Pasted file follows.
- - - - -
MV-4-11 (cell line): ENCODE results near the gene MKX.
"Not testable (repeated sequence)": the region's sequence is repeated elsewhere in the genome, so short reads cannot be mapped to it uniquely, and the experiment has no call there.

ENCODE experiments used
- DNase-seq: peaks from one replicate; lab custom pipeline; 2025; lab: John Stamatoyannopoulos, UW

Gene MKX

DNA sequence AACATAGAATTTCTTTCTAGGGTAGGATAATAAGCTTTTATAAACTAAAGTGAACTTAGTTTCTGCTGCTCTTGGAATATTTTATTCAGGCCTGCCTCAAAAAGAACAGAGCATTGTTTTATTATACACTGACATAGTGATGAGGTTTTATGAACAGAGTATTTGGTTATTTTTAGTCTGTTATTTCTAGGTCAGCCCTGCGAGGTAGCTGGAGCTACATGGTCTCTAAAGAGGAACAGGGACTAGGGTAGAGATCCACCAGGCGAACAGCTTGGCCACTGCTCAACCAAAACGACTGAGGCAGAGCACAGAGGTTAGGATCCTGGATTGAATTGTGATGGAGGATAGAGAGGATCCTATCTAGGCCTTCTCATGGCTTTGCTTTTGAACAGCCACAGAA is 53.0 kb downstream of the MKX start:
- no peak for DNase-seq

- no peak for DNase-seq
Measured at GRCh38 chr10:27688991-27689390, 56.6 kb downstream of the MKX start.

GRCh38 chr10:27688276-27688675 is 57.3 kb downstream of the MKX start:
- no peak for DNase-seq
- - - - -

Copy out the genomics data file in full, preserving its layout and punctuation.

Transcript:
MV-4-11 (cell line): ENCODE results near the gene MKX.
"Not testable (repeated sequence)": the region's sequence is repeated elsewhere in the genome, so short reads cannot be mapped to it uniquely, and the experiment has no call there.

ENCODE experiments used
- DNase-seq: peaks from one replicate; lab custom pipeline; 2025; lab: John Stamatoyannopoulos, UW

Gene MKX

DNA sequence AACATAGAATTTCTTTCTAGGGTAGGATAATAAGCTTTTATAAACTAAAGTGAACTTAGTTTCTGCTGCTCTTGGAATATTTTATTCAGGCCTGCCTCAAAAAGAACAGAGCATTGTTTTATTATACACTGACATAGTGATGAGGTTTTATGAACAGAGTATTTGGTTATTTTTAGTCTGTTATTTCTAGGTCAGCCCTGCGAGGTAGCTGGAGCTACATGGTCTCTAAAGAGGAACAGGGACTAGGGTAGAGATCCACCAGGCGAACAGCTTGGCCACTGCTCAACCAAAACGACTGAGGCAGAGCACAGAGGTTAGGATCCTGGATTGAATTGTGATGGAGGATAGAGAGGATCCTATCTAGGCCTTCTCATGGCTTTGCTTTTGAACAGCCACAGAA is 53.0 kb downstream of the MKX start:
- no peak for DNase-seq

- no peak for DNase-seq
Measured at GRCh38 chr10:27688991-27689390, 56.6 kb downstream of the MKX start.

GRCh38 chr10:27688276-27688675 is 57.3 kb downstream of the MKX start:
- no peak for DNase-seq